The red-shirt rallies in Bangkok are estimated to have cost Bangkok Mass Transit Authority (BMTA) around Bt75 million from March 12 to the end of April, a source at the state agency said yesterday.
Although private investment has joined the rebound in Thai economy, the outlook remains weak relative to other demand
Key risks to the outlook are (i) political uncertainty and (ii) the timing of the withdrawal of fiscal and monetary stimulus. Increased political tensions may have a long-lasting impact on investment, and withdrawal of stimulus (in Thailand and the advanced economies) must be precisely timed to avoid macroeconomic imbalances (including new asset bubbles) while also ensuring that the recovery is on a sufficiently solid footing.
The approved Financial Institution Business Act (FIBA) facilitates increase in foreign ownership in Thai foreign institutions. The Financial Institution Business Act (FIBA) became effective on 3 August 2008 as planned. The FIBA allows financial institutions to raise the foreign limit from 25 percent to 49 percent with permission from the BOT and foreign investors may own more than 49 percent equity stake in Thai banks with permission from the Ministry of Finance and recommendation by the BOT. The increase in foreign limit would encourage Thai banks to seek foreign strategic partners to strengthen the capital base, improve core banking business, IT platform, know-how and add inorganic growth to Thai banks.
Is remote leadership part of the new normal?
With 77% of adults reporting that they would be willing to learn new skills now, or completely retrain, to improve their future employability, there’s never been a better time to assess your own capabilities.
Digitalisation, globalisation, flexibility, and remote employment – these are just some of the ways the world of work is evolving. As a business leader, do you have the skills you need to help navigate it with your newly agile workforce?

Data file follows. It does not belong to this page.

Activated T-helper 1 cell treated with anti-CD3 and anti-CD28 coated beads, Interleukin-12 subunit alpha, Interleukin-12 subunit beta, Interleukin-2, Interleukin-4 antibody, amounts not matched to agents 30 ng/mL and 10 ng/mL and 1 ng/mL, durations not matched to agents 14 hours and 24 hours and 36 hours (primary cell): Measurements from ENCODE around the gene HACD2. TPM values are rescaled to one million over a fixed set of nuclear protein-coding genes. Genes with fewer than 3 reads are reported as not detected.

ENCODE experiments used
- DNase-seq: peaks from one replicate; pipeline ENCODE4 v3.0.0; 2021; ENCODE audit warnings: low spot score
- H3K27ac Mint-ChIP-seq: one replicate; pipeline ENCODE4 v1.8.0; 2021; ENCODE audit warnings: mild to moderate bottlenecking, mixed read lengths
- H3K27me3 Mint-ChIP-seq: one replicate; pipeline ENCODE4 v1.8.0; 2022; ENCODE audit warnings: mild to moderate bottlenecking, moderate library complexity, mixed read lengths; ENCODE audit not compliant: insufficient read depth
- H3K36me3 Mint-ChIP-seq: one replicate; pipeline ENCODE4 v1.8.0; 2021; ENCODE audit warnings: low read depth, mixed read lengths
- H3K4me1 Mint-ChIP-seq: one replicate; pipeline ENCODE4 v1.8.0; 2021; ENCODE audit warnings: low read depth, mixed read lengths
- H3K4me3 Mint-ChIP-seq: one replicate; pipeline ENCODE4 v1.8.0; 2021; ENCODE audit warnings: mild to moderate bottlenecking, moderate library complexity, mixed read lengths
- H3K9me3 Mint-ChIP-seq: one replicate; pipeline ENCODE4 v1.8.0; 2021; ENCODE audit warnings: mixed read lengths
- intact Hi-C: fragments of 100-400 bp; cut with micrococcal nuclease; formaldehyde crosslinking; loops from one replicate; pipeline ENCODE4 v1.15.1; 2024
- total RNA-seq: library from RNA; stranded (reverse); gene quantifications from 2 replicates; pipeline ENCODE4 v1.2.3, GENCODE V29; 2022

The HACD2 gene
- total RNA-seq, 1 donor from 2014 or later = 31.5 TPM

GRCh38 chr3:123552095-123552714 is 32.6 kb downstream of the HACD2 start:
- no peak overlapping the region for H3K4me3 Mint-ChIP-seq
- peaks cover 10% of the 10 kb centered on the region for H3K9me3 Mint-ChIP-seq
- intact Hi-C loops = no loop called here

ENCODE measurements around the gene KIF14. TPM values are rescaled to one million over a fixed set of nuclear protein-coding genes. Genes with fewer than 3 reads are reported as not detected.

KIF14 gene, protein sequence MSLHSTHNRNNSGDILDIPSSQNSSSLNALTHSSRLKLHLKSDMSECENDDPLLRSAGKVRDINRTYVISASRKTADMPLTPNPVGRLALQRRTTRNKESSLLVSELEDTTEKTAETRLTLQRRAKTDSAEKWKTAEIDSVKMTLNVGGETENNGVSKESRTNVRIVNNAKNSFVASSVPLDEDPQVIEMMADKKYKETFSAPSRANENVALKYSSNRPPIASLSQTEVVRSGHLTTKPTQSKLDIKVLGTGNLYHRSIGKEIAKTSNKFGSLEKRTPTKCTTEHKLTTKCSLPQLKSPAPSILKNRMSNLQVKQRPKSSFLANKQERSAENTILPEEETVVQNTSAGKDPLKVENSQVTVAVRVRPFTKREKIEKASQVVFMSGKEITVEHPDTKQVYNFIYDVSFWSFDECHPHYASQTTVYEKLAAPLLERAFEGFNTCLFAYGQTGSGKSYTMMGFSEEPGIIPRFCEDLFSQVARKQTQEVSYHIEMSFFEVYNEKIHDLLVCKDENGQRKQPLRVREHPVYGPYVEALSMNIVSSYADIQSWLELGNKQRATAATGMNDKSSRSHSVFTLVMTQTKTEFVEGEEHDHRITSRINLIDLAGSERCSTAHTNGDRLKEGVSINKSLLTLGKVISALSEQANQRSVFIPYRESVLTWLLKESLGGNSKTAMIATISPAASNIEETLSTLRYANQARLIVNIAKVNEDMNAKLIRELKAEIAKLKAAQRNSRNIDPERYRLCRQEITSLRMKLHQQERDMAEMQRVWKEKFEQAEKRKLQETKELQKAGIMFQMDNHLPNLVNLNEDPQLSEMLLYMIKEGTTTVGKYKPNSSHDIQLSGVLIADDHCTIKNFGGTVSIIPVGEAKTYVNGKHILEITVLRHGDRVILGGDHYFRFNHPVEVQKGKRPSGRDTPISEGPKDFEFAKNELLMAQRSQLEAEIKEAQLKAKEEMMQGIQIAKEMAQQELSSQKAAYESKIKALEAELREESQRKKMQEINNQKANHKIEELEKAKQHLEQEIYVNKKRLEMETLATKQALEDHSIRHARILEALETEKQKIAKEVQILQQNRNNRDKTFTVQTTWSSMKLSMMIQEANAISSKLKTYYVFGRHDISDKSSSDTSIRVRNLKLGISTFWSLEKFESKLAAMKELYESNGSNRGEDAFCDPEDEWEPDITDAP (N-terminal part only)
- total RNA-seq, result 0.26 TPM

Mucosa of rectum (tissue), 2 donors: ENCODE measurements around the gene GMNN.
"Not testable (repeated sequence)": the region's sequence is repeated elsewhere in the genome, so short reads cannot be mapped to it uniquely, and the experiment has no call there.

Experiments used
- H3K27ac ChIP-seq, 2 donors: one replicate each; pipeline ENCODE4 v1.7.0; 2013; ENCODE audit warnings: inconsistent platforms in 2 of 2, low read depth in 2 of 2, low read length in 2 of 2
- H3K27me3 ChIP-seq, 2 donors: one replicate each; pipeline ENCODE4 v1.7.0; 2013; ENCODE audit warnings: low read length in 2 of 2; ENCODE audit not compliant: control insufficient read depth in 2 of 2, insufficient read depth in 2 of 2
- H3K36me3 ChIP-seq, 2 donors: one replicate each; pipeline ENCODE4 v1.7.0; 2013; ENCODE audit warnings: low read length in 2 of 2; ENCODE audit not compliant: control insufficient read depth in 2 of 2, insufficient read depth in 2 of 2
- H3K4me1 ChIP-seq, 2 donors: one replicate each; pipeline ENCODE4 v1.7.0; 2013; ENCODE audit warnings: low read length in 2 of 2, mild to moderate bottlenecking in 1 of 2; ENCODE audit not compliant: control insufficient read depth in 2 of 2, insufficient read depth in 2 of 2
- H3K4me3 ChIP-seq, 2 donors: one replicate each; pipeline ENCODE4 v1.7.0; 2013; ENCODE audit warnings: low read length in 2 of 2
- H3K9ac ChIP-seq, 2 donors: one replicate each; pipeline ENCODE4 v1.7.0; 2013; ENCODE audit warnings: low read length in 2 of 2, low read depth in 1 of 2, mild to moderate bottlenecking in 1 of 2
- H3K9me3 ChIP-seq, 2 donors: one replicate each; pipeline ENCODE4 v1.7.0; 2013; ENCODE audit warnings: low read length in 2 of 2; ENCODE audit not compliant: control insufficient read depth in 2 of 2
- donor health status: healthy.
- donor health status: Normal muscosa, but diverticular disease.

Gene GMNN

We’ll meet again: business travel changed – but not forever
Now the future is looking brighter, will businesses stay loyal to Zoom, or will we return to the old ways of travel and doing business face-to-face?
In the thick of the pandemic, it seemed hard to imagine that we would ever travel for business again. Health and hygiene concerns coupled with global lockdowns, conspired to take all our meetings online. However, now the future is looking brighter, will businesses stay loyal to Zoom, or will we return to the old ways of travel and doing business face-to-face?
Can the Subscription Economy Save Financial Services?
Going back to the pre-Covid “normal” is not an option for financial services. Fortunately, the rise of the subscription economy points towards frontiers of untapped growth for the sector.
As the world waits for mass vaccination to revive economic activity, general malaise has overtaken the financial services industry (FSI). And things will probably worsen before they get better: US banks are expected to suffer US$318 billion in net loan losses by the end of 2022, according to Deloitte.
Thailand’s economic outlook for 2021
The government expects inbound tourism to be at around 8 million by the second half of 2021, well below 40...
How Vietnamese goods entered into foreign distribution channels
Consumers around the world are interested in many Vietnamese agricultural products, such as mango, banana, lychee, longan, and dragon fruit....
First group of foreign tourists completes 14-day Golf Quarantine in Thailand
Thailand’s golf quarantine was created in line with the government’s strict COVID-19 prevention and control measures that required golfers to...
Thailand ranked 3rd in ASEAN on Economic Freedom Index
Thailand has a business freedom index of 85.3 out of 100. This is a big improvement over last year, which...
Finance Ministry Considers Additional Incentives to Increase NSF Members
Loading... BANGKOK (NNT) – The Finance Ministry is considering additional incentives to increase members in the National Savings Fund (NSF)...
Why Thai Firms Should Care About the Career Stage of China’s Officials
In Chinese bureaucracy, large-scale leadership turnover happens every five years, right on the heels of the Party’s National Congress: think...
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